Dear President Obama,
Congratulations on your election for a second term as president of the United States of America.
As millions of Americans celebrated your re-election, they were joined by many more people all over the world. But it is in Africa where your re-election was received with the greatest excitement. In Kenya, the country of your father, the announcement that you had won again triggered widespread jubilation. They are still dancing in your father’s village of Kogelo.
You now have four more years to create a legacy that will be remembered by generations to come. Even with the burden of reviving the U.S. economy, I hope that you will focus on what your legacy on Africa will be. You have a great opportunity to shape U.S.-African relations more than any other president. You must not squander this opportunity. You must be bold and make it known to your staff that Africa is a priority. You must go a step beyond what Presidents Bill Clinton and George W. Bush did in advancing the U.S.-African relations.
The effort by your administration to define a “New Strategy on Africa,” released in June, was welcome, but, for the most part, Africa has been on the radar of your administration like a distant star in the sky. It has been difficult for many analysts to identify what is “new” and “strategic” in that policy document. To many, the strategy largely “restates, recycles and renames” existing approaches and strategies. It does not lay a foundation for creative engagement with an emerging Africa. It will not form a basis for building a legacy. So, as a starting point, shelve this strategy and start fresh.
Understandably, a focus on Africa during your first term would not have been politically rewarding. U.S. foreign policy toward Africa does not have a well-organized constituency in the United States to mobilize for votes. A concentrated focus on Africa has low political returns and high risks. It is conceivable that, had your administration taken a major interest on Africa, this move could have been used against you during your re-election bid. Thus, it is apparent that your administration’s new strategy takes a very cautious approach to engaging Africa. It is informed more by political calculus rather than what is really best for both United States and Africa. The strategy seems to take the position that Africa has little to offer the U.S. in terms of economic and national security interests. This is a misguided starting point that your administration should seek to dispel. For you to leave an enduring legacy on how U.S. should engage with Africa, your administration must shift away from the mindset of a “hopeless continent” to that of a “rising Africa.”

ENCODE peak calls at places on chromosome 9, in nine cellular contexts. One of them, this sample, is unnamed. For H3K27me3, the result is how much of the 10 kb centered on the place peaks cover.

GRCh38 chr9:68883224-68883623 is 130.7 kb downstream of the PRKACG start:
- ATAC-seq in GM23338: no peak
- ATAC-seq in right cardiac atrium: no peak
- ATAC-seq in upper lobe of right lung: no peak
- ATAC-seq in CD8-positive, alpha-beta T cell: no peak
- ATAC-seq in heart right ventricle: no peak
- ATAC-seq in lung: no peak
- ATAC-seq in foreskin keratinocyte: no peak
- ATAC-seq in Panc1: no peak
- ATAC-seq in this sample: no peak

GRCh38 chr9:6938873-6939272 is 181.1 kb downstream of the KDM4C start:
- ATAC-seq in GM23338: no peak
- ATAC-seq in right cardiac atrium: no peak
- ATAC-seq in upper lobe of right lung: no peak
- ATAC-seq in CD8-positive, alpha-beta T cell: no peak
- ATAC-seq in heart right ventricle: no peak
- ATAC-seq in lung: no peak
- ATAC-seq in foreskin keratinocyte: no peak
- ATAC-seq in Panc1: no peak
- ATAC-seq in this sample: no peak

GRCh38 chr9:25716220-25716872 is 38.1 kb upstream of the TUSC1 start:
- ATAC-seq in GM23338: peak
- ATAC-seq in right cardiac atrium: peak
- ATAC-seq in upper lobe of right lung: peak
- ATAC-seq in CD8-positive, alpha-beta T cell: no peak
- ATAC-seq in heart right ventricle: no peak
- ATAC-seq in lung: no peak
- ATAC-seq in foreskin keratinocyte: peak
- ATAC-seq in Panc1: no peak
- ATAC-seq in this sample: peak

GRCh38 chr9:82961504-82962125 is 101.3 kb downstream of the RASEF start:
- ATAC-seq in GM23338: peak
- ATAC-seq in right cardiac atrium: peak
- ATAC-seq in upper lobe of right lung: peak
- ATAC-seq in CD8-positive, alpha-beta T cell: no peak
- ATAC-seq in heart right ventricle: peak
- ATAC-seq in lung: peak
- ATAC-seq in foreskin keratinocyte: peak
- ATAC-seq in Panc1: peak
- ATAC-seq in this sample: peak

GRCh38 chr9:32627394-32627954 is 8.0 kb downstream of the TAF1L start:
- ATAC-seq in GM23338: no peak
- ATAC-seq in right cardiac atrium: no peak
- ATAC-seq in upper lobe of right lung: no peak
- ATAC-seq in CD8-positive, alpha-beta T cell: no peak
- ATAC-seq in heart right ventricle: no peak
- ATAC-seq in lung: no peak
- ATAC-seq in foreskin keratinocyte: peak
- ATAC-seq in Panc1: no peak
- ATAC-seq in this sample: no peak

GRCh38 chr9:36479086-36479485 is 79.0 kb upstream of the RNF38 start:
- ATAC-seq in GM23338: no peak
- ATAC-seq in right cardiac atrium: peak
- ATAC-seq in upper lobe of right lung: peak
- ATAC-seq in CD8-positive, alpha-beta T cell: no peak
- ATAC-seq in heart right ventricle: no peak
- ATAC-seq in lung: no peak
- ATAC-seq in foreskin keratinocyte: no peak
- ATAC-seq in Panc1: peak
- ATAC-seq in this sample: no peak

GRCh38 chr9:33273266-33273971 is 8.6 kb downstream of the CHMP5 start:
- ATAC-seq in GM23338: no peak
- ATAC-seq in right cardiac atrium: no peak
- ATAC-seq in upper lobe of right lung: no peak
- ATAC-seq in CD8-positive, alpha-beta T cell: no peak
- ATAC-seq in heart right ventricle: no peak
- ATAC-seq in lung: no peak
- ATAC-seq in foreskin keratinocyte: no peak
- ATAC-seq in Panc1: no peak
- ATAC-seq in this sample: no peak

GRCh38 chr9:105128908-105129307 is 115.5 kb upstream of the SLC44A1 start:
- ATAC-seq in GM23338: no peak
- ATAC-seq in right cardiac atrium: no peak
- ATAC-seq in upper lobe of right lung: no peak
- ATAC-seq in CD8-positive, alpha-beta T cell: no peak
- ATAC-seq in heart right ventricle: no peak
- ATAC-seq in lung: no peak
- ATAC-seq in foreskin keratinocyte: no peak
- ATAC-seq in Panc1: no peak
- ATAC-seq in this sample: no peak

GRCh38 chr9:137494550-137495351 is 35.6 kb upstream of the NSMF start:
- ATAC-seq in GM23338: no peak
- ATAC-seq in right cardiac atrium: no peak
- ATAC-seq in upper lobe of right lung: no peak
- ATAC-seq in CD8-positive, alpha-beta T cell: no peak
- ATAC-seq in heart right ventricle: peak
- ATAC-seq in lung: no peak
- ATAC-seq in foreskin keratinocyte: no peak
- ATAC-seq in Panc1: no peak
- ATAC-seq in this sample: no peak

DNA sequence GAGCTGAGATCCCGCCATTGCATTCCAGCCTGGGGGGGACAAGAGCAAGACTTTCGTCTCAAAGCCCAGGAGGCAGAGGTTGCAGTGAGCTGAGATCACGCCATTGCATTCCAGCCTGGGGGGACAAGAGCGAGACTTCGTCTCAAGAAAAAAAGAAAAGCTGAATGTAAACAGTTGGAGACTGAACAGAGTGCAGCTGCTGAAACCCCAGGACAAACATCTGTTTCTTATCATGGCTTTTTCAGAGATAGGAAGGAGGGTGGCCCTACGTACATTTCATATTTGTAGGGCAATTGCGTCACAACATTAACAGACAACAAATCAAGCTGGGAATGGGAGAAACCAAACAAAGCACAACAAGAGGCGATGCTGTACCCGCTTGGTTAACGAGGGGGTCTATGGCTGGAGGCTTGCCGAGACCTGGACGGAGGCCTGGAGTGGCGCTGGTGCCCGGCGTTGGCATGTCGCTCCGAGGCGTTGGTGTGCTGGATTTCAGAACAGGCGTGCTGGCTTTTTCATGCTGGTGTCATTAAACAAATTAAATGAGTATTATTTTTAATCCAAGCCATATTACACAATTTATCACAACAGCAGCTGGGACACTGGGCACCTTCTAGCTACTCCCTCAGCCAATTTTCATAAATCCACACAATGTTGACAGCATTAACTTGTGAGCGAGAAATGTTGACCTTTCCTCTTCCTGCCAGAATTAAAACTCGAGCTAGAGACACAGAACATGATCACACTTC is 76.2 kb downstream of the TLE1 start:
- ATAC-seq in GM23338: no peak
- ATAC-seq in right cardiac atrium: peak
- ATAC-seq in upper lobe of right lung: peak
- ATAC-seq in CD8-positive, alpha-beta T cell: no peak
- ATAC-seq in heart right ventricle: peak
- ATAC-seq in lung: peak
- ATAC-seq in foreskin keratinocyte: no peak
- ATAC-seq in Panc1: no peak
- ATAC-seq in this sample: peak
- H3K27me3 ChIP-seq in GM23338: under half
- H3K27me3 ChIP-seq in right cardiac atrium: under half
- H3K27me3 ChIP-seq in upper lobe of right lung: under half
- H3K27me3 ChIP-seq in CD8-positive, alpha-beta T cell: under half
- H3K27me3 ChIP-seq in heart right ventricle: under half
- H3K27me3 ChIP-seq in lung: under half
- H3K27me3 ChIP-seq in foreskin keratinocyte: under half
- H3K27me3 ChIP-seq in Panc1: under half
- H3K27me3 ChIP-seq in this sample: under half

Mr. President, your message to Africans during your visit there early in your first term generated great expectations as to how the United States viewed Africa. There were expectations that with one of their “own” in the White House, the United States would enter into more mutually beneficial partnerships with Africa countries than had been the case before. Africans expected that the U.S. would now view Africa as an opportunity rather than a problem. This, Mr. President, does not appear to have happened: Africa has remained at the periphery of U.S. foreign policy, a continent largely ignored and often seen as a nuisance. The opportunities that would have otherwise been realized from deeper engagement with the continent have been missed. In addition, Africans increasingly consider the speech you made in Ghana as largely rhetoric, not backed by substantive actions or actual change.
Your re-election provides you with a great opportunity to articulate a visionary approach to engaging Africa in line with the new realities. America has largely ignored the great potential that Africa has, and it will require bold and visionary leadership to change how America engages with Africa. Mr. President, you are this leader, and Africa awaits your action. Such an engagement is an economic, security and moral imperative.
Mr. President, Africans are also eagerly waiting for you to make a more extensive trip to the continent in the near future. At that time, I hope you will be pinpointing specific examples of enhanced U.S.-African cooperation under your leadership.
Mwangi S. Kimenyi
[Nikki Haley] would make speeches that bore little or no relation to Trump’s position.
People are afraid of [Mr. Trump] because he’s got a lot of power but they are also wise to the act because they find him ridiculous...Some of them thought they could flatter him, but during the past few months European and Asian leaders have realized that isn’t enough to get substantial concessions and now they are looking for leverage.